Kids Missing Out

Download Report: Kids Missing Out (PDF, 903KB)

This year marks twenty years since New Zealand ratified the United Nations Convention on the Rights of the Child (UNCROC). At the time of ratification, in 1993, the then Minister of External Relations and Trade, Rt Hon Don McKinnon stated:

Although no legislative changes were necessary to enable the Government to take this step, future policy development affecting children – including proposals for new legislation – will need to be considered in the light of the Convention. The Convention will help ensure that the interests of the children are fully considered in the future.

Kids Missing Out examines the extent to which these aspirations under UNCROC have been met in Aotearoa New Zealand. Unfortunately New Zealand has been slow to realise the potential offered by UNCROC to enhance the position of children in New Zealand society. This matters because the continued failure to meet obligations under UNCROC has very real, everyday consequences for children, individually and as a group. It also matters because it is harmful to New Zealand’s standing in the international community. Our country has often emphasised that it takes seriously human rights and its commitments under international human rights conventions.

UNCROC aims to ensure that every child has a healthy, happy childhood. The fact that over 190 countries in the world have ratified it underscores the universality of what is needed for every child to have “... a life of dignity and self-fulfilment.”2 This means: having enough food; access to medical care; being kept safe; spending time with, and being guided by, parents and family; playing and being with friends; being listened to and treated with respect; going to school; having a warm place to live; and being part of a supportive community.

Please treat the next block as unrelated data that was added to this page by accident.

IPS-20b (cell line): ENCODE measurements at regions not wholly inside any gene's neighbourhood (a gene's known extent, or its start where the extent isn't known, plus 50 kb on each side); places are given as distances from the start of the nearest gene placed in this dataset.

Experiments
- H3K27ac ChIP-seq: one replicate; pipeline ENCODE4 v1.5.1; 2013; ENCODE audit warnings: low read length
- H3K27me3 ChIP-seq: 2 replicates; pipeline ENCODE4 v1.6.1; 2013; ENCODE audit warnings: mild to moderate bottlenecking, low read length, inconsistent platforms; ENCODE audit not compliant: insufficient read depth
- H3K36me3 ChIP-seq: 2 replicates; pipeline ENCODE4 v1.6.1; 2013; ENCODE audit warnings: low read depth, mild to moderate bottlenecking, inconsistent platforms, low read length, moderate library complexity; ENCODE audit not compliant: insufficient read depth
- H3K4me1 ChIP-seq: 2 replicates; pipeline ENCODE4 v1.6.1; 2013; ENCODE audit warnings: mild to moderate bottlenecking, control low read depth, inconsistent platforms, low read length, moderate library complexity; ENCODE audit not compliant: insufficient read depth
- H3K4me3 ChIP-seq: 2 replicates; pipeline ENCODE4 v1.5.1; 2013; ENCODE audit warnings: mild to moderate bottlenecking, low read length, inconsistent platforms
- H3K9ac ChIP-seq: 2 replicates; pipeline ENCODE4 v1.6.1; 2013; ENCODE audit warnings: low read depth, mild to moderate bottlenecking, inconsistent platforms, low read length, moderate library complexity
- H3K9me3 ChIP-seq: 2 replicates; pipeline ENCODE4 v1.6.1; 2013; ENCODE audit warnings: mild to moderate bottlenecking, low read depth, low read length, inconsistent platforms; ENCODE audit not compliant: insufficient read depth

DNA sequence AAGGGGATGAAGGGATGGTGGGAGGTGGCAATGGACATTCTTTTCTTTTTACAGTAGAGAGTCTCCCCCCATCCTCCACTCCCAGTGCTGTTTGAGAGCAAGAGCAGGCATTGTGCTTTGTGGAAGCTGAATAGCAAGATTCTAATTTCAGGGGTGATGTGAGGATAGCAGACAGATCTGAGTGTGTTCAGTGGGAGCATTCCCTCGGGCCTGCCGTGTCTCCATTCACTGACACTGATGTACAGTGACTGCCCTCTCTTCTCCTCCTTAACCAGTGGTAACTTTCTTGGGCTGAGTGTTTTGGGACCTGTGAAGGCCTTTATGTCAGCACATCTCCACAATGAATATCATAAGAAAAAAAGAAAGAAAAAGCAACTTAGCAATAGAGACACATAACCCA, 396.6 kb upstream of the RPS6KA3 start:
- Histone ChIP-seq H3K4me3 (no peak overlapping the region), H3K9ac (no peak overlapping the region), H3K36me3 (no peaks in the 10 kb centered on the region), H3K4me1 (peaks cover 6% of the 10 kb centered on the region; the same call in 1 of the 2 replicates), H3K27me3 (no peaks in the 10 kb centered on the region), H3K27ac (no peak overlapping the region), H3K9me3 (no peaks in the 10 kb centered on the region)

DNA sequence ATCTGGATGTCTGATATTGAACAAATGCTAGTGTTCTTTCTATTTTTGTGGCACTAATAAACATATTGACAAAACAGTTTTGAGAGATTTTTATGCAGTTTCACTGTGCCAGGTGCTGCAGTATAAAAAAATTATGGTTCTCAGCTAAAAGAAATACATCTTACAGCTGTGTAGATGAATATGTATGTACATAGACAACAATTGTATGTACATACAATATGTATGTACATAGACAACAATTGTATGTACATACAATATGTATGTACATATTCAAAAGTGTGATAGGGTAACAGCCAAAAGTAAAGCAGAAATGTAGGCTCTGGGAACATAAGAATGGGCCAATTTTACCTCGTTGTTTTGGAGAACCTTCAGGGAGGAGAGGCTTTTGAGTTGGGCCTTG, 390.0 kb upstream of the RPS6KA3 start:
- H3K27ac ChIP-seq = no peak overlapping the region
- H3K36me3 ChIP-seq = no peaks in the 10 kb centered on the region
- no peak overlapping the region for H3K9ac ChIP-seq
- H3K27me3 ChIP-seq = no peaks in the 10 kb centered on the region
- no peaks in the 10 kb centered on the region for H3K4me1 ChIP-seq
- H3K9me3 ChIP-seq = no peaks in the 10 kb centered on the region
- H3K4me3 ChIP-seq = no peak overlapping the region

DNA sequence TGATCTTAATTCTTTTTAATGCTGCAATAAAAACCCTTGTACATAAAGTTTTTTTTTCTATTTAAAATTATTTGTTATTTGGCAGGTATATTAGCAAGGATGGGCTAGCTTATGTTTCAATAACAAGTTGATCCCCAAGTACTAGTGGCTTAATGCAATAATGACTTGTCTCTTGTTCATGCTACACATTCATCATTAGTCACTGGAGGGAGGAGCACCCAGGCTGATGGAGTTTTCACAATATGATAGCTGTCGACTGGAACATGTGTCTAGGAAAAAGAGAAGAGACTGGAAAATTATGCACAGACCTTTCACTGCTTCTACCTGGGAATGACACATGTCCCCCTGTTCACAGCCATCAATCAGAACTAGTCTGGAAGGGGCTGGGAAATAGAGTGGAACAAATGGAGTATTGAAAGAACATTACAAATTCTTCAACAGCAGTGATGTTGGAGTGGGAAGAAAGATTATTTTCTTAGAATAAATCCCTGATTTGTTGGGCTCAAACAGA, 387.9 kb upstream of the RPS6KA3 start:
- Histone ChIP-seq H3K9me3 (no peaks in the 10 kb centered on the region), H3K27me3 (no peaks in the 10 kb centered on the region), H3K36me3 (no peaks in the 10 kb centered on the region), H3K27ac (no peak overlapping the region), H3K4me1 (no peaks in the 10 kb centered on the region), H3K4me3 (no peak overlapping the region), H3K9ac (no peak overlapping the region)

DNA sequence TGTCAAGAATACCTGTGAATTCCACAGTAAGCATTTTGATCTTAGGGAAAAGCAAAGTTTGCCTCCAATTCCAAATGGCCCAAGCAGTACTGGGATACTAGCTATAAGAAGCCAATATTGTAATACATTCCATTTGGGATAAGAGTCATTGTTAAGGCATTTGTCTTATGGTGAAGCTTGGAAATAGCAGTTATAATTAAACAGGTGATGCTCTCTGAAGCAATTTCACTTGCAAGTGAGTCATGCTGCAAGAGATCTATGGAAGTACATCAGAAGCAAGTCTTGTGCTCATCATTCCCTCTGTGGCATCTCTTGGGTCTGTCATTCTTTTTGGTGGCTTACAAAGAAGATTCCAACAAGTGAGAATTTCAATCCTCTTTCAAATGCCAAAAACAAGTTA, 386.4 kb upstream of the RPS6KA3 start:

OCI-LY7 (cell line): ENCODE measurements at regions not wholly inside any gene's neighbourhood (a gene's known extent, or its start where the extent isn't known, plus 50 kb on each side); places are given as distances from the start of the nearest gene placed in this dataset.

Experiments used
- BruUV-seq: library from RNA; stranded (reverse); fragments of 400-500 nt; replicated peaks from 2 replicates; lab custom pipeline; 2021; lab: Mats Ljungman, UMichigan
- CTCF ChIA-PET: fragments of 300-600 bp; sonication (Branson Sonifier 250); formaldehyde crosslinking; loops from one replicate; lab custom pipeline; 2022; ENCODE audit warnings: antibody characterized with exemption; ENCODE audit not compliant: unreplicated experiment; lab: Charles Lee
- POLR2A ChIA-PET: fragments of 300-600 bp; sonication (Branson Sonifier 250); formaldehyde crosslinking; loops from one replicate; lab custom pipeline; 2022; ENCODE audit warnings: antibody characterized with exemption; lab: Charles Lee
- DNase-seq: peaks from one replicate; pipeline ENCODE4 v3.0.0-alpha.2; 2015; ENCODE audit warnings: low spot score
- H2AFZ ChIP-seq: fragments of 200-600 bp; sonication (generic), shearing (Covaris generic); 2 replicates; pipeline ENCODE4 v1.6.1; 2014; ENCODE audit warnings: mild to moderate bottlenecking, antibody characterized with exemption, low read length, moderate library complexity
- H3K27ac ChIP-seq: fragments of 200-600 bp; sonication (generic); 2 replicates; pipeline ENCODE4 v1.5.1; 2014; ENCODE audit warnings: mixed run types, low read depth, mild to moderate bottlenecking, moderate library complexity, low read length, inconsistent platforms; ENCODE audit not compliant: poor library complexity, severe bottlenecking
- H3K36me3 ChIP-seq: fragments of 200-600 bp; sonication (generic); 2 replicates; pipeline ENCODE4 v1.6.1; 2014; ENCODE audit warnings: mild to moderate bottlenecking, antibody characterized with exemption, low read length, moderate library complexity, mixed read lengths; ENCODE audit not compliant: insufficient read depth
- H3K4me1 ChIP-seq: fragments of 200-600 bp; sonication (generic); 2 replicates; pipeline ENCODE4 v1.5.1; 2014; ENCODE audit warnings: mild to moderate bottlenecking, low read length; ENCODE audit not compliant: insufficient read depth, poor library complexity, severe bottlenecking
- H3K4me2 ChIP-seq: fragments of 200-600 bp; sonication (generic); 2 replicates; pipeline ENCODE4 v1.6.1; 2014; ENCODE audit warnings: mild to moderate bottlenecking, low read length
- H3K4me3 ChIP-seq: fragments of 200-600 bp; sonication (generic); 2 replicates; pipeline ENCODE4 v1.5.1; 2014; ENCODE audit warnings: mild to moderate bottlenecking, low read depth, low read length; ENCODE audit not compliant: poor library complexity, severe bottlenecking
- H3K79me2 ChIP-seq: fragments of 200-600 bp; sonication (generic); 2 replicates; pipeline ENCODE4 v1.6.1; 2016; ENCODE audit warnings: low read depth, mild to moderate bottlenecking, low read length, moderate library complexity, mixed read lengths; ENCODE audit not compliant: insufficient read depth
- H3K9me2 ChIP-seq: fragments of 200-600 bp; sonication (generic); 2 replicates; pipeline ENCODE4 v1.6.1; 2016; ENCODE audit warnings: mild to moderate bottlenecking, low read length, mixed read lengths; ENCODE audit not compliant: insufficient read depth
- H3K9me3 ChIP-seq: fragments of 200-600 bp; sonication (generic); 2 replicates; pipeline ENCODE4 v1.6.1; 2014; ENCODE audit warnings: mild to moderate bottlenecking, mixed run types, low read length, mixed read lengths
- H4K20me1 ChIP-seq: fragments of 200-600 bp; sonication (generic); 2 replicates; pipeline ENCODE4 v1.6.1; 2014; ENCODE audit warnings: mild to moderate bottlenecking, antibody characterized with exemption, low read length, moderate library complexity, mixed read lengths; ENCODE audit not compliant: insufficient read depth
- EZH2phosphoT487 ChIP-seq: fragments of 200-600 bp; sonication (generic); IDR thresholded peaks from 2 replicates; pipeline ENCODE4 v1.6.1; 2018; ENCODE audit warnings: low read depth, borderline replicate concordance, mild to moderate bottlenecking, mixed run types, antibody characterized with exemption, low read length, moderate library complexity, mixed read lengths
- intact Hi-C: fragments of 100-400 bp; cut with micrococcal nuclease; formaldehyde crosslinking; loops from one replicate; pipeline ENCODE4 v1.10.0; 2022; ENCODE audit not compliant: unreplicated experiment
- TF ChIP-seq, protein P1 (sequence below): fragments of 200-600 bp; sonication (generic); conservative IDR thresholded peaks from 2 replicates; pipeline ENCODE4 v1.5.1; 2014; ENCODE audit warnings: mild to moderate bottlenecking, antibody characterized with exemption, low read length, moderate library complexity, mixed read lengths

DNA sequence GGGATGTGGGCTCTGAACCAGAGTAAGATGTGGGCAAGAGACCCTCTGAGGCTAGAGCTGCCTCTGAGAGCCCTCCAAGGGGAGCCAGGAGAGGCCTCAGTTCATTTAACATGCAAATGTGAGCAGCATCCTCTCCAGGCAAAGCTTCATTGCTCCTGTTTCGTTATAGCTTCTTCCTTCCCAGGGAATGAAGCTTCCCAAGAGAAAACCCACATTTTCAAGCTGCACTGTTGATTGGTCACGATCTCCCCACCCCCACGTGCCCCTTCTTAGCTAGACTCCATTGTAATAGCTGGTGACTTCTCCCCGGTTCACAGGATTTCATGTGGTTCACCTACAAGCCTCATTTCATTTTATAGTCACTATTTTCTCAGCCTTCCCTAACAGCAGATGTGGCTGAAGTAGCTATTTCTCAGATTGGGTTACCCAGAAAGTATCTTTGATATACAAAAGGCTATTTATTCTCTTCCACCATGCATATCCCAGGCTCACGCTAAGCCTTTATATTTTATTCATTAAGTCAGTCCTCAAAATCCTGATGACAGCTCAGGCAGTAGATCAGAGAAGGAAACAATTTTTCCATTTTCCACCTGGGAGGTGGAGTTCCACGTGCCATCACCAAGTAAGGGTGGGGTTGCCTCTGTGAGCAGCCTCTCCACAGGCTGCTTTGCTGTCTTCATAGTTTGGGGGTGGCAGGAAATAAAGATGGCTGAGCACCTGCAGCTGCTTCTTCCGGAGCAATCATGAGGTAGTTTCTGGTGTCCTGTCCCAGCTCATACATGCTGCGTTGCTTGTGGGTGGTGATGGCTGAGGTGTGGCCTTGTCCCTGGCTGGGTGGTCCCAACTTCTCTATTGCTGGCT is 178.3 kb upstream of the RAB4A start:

Since New Zealand ratified UNCROC and promised to respect the human rights of all children in New Zealand an entire generation has grown up. Over that time, it seems, it has been too easy to overlook what we promised as a nation we would provide and do for all children in New Zealand.

There have been some positive advances such as the repeal of section 59 of the Crimes Act removing the entitlement of parents to use physical force to punish or correct their children, and the Children’s Commissioner’s Act 2003 which gives limited statutory recognition UNCROC. However, overall UNICEF believes progress in the implementation of UNCROC has been patchy and too slow. Increasingly, it has become clear that actioning what was promised in UNCROC will not happen in New Zealand without concerted action by Parliament and all government entities.

Our hope in publishing this report is that it will prompt some reflection and, more importantly, create the action necessary to ensure that all children growing up in New Zealand have their rights respected and protected to the fullest extent possible.

Download Report: Kids Missing Out (PDF, 903KB)